There are a number of factors a homeowner should consider when selecting a standby generator. Generator manufacturers offer a wide selection of models to meet various requirements that include fuel types, power levels and noise levels, along with various packages that include transfer switches and accessories.
Your local building code enforcement agency is your first stop in selecting a standby generator for home use. Most communities will have a standard set of regulations that govern the installation and use of standby generators.
Before choosing a model, a homeowner should determine what critical systems and conveniences the generator will supply with electrical power. Determine the correct size from available home generators to power your home during an emergency, and then factor in the frequency and length of outages to determine the home generator that best meets your needs. Remember that larger generators use more fuel even if you only turn a few lights on.
A minimal installation that keeps the heat on, the sump pump running, powers a few lights and prevents food from spoiling in refrigerators and freezers will cost less initially and use less fuel in the long run. Choose generators for this type of installation in areas where short-term power outages lasting a day or less are the most common.
When power outages often last days or even weeks, home generators that offer more capacity will keep you comfortable during extended outages. Select a home generator to keep the air conditioner or furnace running, operate your basic kitchen appliances and other essentials along with a few conveniences.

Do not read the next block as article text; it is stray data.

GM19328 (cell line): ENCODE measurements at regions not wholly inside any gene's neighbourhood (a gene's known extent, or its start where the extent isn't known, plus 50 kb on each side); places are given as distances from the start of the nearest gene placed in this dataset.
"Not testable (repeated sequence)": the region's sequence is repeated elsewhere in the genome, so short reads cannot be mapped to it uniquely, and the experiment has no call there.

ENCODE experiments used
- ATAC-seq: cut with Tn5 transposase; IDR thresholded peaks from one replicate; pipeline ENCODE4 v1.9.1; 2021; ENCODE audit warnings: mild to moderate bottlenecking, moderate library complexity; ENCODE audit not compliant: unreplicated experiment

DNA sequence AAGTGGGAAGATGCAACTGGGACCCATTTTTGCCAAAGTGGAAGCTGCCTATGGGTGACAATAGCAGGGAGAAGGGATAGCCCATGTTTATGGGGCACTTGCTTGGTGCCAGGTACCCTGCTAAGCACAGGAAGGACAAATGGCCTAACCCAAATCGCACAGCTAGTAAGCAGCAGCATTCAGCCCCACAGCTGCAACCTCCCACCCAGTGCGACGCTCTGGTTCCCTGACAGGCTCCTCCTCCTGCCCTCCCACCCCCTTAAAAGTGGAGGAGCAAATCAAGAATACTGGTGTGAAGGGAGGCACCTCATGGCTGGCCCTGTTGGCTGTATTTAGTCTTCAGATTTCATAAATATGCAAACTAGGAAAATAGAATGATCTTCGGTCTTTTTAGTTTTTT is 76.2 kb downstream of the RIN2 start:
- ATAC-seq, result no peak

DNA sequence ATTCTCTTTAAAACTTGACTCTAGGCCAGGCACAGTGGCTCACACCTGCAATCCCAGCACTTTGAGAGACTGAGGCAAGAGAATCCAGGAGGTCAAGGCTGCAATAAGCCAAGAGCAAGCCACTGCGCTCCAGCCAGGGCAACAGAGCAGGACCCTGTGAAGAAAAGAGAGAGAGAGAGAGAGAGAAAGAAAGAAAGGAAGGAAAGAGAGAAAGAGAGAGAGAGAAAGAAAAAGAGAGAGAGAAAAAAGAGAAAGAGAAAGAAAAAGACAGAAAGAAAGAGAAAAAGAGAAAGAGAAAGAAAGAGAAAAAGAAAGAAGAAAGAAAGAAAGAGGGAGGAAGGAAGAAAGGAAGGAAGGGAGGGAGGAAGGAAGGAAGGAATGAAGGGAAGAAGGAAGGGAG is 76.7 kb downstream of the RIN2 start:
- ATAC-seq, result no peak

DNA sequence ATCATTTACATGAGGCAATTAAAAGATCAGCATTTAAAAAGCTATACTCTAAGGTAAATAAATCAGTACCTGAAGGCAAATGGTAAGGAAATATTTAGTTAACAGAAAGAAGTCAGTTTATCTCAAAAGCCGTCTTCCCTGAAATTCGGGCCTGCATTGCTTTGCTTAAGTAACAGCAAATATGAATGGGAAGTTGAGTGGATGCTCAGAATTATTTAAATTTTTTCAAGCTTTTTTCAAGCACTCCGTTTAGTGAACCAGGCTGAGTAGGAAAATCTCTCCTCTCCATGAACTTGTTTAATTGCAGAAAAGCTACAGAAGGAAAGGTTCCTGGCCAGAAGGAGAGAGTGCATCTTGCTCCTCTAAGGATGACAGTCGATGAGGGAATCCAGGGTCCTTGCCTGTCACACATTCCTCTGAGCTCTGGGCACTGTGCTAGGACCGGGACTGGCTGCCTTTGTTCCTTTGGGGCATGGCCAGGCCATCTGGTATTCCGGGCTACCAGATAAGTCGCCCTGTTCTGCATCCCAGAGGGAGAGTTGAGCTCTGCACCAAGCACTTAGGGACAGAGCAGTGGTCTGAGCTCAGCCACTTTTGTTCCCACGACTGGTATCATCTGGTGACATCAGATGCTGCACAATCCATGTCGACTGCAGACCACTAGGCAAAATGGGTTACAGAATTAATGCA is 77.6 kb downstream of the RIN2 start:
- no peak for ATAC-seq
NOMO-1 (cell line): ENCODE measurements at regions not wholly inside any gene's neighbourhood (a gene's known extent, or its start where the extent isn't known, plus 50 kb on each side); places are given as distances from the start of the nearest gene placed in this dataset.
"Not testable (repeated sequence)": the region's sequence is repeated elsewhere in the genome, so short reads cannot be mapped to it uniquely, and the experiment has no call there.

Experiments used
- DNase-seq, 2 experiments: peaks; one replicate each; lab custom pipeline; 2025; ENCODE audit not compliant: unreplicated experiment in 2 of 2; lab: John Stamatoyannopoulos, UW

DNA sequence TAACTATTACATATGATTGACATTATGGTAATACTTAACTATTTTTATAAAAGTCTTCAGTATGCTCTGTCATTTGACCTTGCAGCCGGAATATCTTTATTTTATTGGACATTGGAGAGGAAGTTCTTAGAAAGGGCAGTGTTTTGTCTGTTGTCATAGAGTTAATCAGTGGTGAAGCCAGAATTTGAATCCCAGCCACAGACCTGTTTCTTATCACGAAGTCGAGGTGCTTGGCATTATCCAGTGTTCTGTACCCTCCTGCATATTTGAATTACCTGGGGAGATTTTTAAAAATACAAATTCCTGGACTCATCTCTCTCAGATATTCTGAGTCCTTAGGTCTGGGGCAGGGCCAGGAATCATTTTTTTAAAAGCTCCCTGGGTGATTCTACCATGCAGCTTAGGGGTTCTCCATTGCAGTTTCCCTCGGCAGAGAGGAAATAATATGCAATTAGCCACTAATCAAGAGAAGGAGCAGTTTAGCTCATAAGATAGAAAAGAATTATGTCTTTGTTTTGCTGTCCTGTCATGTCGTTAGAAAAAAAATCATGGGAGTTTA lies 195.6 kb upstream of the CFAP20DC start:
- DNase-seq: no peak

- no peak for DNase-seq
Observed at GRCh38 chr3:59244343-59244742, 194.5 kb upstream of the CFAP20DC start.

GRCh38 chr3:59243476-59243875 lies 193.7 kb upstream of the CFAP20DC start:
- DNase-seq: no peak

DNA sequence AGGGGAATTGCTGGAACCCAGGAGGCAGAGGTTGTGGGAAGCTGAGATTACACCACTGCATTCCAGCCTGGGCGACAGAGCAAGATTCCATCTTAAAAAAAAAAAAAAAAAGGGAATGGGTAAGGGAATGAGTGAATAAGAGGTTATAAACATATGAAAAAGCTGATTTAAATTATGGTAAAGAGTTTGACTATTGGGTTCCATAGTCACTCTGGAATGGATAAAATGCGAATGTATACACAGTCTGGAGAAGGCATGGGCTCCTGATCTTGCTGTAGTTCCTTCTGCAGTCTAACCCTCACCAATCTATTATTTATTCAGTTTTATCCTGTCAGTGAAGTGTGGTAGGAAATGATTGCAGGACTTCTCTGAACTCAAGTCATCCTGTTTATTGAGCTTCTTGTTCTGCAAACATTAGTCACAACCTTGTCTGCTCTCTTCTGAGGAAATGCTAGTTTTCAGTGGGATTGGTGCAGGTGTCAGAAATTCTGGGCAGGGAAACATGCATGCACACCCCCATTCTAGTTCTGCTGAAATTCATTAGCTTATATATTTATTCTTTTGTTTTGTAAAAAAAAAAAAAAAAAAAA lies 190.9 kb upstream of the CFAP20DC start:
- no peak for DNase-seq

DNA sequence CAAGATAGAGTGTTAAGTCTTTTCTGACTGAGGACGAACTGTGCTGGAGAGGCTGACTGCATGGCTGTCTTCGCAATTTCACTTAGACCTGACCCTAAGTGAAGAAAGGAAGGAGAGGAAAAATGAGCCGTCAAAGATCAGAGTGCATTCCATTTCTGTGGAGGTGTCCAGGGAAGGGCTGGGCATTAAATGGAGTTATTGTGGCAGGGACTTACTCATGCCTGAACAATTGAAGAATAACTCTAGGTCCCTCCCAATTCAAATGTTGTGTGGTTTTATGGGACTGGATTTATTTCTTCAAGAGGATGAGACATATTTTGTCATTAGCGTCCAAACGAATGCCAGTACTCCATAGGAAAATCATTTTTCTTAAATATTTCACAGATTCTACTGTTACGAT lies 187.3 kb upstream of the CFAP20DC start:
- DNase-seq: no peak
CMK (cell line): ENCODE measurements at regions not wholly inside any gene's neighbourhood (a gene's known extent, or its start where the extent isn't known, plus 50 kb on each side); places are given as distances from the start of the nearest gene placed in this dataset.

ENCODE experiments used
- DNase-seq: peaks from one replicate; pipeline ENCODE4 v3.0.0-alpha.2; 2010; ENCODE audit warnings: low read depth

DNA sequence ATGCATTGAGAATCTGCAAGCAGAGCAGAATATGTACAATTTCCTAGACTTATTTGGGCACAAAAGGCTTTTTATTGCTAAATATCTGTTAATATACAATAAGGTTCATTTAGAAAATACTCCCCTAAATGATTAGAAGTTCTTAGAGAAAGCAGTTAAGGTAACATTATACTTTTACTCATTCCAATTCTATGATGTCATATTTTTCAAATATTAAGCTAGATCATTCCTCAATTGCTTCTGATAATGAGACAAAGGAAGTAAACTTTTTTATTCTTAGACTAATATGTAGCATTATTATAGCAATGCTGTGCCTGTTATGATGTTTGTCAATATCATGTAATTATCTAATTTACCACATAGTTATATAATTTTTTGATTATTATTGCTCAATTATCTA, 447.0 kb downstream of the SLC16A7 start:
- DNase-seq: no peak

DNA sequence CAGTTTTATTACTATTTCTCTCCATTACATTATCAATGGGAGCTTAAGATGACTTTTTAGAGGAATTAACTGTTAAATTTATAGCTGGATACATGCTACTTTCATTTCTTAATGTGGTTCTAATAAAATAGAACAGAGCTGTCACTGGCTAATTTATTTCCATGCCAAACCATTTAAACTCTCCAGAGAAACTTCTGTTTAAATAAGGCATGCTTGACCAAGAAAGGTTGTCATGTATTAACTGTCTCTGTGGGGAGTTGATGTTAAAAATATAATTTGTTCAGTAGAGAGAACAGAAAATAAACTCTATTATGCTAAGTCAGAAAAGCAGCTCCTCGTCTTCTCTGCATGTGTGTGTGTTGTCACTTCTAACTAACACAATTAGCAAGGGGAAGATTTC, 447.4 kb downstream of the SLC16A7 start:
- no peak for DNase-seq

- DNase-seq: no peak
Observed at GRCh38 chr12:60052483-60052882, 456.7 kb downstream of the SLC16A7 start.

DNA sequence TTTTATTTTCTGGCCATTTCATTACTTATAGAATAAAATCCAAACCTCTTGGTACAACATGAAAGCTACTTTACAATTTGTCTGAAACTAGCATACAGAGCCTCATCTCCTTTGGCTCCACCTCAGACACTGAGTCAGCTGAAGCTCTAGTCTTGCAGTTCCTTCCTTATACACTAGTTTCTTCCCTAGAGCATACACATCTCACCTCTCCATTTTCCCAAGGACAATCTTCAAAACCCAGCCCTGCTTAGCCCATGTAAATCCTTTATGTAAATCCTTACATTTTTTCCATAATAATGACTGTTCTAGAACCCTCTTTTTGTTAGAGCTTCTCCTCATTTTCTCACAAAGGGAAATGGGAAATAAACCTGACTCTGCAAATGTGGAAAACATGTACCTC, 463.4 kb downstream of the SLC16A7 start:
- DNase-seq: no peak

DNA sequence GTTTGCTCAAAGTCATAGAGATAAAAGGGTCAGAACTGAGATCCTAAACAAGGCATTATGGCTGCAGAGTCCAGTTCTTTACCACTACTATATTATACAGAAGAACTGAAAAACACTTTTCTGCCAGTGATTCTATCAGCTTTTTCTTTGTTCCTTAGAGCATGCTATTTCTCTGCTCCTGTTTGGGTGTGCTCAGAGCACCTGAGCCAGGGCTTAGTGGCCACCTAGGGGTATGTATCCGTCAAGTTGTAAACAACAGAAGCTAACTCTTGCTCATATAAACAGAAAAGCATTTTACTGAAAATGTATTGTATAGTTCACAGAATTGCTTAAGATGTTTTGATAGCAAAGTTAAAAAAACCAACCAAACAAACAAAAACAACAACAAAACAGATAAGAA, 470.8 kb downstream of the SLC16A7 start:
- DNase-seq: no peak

Nearly all standby generators operate on one type of fuel or another. Most common are natural gas generators (NG) or liquefied petroleum gas (LP Gas), often referred to as propane generators. Generators that operate on diesel fuel are less common, but are sometimes used in remote areas also.
Rural homes and farms usually don’t have a supply of natural gas readily available. This makes LP gas stored in tanks more attractive as a rural generator fuel. Most gas fuelled generators convert easily between LP gas to natural gas by a qualified installer.
Urban areas have natural gas distribution systems as part of the community infrastructure, along with water, sewer and electrical supplies. Natural gas generators are much more common in these areas since they can connect directly to a home’s existing natural gas supply.
However, LP gas is more reliable in areas prone to earthquakes which may interrupt natural gas supplies. Some communities have building codes which prohibit large LP gas tanks which is another consideration.
Factor in fuel use when you choose your generator. A 20KW generator uses about two gallons of LP gas per hour when operating at up to 50 percent capacity, and about four gallons per hour at full load. At that rate, generators will empty a standard 500 gallon LP gas tank in less than a week. A home generator using natural gas will use a similar amount in terms of fuel cost, but as long as the supply remains uninterrupted, so will your power.
Many communities have building codes that restrict continuous noise and that may include standby home generators. Modern generators operating on LP or NG are quiet enough to meet many community standards, but it is important to pick a manufacturer and model that operates within building code regulations. 20 kilowatt standby generators will usually operate between 65 and 70db, while many central air conditioning units are noisier at 65 to 80 db.
Norwall Powersystems has a wide variety of LP and NG generators for sale. Check with your local building code enforcement department to ensure the unit you select meets local codes.